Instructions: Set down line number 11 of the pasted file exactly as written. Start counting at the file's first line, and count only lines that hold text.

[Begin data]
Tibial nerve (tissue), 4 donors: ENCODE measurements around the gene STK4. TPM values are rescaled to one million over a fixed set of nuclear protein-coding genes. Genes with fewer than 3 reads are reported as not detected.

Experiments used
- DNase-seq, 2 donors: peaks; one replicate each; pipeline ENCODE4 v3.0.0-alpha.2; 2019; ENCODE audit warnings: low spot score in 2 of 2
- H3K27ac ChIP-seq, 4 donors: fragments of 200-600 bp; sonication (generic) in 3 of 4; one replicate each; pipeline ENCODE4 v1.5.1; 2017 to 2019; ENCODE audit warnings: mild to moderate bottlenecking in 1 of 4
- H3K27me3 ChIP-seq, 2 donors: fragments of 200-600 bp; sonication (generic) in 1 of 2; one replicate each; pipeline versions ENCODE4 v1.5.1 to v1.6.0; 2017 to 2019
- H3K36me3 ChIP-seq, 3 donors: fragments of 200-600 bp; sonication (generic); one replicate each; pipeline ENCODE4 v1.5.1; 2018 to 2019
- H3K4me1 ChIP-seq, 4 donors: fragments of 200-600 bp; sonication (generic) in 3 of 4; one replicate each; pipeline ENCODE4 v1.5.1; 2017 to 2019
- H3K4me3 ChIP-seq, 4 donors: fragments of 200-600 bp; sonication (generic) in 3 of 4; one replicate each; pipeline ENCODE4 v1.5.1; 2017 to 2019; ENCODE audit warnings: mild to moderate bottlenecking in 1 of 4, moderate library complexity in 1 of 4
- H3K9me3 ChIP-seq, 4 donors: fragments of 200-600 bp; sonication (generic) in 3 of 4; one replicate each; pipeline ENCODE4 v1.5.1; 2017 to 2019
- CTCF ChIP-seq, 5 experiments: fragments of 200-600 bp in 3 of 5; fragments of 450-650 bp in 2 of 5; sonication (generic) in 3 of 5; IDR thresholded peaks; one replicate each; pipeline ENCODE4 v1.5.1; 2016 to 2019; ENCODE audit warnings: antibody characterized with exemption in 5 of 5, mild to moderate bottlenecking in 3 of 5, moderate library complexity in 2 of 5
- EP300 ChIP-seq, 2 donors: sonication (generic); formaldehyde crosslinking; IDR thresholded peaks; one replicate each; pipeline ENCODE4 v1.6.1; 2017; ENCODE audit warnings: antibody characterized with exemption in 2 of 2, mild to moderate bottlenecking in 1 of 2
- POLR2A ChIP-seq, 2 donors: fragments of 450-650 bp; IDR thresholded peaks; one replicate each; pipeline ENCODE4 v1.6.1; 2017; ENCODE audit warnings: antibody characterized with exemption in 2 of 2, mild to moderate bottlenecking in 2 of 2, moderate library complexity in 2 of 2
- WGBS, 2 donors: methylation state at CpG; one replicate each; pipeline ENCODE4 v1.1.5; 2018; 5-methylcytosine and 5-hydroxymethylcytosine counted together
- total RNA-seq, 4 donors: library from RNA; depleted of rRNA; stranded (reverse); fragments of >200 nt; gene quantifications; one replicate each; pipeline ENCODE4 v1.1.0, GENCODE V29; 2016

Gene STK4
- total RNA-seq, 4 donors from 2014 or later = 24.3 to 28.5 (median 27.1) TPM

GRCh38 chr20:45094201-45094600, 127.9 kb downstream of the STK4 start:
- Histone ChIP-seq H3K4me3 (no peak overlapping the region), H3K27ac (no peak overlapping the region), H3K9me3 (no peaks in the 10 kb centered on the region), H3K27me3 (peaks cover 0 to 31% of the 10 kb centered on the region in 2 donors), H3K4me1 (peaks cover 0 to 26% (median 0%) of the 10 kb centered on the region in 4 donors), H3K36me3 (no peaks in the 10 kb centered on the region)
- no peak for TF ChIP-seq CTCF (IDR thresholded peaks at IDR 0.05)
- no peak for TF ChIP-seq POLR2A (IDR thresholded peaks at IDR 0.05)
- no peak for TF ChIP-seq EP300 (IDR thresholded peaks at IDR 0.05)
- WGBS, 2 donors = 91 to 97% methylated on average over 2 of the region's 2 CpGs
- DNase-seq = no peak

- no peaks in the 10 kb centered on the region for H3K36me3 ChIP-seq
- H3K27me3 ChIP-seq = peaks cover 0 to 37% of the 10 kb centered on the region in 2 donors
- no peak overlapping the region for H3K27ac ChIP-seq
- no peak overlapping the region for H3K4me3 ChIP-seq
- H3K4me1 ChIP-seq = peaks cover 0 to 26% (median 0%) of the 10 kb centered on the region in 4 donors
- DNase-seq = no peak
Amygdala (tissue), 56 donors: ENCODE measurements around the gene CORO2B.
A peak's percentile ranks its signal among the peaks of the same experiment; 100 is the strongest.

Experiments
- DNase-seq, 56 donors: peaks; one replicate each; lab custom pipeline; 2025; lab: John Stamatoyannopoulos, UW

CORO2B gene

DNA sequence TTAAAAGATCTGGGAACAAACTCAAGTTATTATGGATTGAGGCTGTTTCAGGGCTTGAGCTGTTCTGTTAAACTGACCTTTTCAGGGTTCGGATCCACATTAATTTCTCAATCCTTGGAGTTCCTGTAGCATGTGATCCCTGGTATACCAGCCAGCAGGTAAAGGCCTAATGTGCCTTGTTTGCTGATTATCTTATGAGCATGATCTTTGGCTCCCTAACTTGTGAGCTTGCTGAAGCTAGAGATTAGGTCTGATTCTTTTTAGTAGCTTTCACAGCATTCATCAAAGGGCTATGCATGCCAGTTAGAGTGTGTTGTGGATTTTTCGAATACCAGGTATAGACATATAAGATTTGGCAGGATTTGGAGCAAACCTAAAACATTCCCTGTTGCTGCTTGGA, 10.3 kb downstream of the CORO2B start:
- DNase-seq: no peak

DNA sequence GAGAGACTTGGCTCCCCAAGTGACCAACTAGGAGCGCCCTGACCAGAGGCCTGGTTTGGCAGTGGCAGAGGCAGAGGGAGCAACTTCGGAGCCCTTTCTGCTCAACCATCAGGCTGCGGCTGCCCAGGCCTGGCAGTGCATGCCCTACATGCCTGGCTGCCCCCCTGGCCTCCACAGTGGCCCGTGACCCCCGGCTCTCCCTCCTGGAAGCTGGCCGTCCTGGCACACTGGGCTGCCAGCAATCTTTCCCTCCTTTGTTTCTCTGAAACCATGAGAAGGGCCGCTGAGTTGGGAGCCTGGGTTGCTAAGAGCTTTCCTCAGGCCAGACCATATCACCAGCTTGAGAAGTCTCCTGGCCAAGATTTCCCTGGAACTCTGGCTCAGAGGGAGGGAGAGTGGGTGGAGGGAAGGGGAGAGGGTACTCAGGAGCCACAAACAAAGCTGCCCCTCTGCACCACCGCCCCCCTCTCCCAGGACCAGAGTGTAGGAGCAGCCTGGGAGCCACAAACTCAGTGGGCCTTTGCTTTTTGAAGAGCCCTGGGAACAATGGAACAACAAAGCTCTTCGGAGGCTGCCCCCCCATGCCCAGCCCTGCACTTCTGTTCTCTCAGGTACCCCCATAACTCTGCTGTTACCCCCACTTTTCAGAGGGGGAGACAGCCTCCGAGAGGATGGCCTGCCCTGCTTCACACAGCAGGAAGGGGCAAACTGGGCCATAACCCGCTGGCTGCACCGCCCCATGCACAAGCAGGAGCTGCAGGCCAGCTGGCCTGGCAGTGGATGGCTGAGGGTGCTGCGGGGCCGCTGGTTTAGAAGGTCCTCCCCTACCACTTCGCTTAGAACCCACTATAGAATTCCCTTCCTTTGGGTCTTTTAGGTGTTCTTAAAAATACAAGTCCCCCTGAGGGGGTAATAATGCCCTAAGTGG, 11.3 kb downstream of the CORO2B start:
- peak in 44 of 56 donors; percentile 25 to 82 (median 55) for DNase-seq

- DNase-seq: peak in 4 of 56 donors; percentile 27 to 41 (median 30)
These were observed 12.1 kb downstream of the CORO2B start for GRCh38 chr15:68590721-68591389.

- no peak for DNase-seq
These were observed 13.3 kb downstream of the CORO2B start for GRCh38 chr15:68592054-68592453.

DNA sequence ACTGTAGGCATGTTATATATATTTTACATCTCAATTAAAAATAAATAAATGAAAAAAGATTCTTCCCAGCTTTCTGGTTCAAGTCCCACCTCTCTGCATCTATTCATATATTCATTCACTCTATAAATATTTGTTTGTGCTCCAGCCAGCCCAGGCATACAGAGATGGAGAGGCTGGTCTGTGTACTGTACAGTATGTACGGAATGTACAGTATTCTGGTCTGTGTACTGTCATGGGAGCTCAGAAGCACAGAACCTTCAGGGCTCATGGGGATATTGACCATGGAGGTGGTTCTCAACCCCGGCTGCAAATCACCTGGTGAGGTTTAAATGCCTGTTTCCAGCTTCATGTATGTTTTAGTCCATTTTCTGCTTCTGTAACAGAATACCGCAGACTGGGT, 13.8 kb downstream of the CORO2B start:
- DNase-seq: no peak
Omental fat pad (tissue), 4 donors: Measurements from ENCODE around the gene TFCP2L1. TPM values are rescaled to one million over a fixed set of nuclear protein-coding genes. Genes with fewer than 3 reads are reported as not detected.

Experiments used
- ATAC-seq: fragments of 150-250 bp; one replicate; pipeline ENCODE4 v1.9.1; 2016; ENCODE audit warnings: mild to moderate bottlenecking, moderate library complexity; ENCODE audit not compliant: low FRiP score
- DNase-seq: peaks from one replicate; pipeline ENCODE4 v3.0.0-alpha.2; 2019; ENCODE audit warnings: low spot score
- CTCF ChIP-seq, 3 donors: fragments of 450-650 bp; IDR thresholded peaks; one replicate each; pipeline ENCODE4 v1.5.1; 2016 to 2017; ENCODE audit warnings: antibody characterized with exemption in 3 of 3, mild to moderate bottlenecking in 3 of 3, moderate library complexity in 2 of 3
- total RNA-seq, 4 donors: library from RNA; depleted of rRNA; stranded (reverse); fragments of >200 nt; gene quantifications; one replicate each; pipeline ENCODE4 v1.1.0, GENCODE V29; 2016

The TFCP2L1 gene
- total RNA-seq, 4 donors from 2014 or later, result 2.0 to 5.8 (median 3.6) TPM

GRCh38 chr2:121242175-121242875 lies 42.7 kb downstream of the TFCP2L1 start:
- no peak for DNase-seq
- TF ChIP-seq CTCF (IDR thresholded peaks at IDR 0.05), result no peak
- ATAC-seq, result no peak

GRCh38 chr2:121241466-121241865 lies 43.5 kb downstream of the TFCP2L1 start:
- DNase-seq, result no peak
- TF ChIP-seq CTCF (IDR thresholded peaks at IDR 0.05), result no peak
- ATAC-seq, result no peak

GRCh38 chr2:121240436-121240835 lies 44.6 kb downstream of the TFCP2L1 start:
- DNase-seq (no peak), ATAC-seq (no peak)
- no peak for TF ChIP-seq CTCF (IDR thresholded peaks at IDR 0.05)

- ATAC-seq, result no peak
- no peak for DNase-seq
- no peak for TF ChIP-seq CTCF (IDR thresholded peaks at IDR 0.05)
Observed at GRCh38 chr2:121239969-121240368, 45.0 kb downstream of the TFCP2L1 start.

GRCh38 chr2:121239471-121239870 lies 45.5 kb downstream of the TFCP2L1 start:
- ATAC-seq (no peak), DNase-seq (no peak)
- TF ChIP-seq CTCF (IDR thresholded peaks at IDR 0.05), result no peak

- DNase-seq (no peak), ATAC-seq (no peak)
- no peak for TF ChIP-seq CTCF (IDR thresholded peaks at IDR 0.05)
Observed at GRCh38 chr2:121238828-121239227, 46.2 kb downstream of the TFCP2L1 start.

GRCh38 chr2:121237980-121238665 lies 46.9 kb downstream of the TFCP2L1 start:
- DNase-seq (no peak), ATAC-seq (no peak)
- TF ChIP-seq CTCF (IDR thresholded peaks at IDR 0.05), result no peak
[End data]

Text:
- EP300 ChIP-seq, 2 donors: sonication (generic); formaldehyde crosslinking; IDR thresholded peaks; one replicate each; pipeline ENCODE4 v1.6.1; 2017; ENCODE audit warnings: antibody characterized with exemption in 2 of 2, mild to moderate bottlenecking in 1 of 2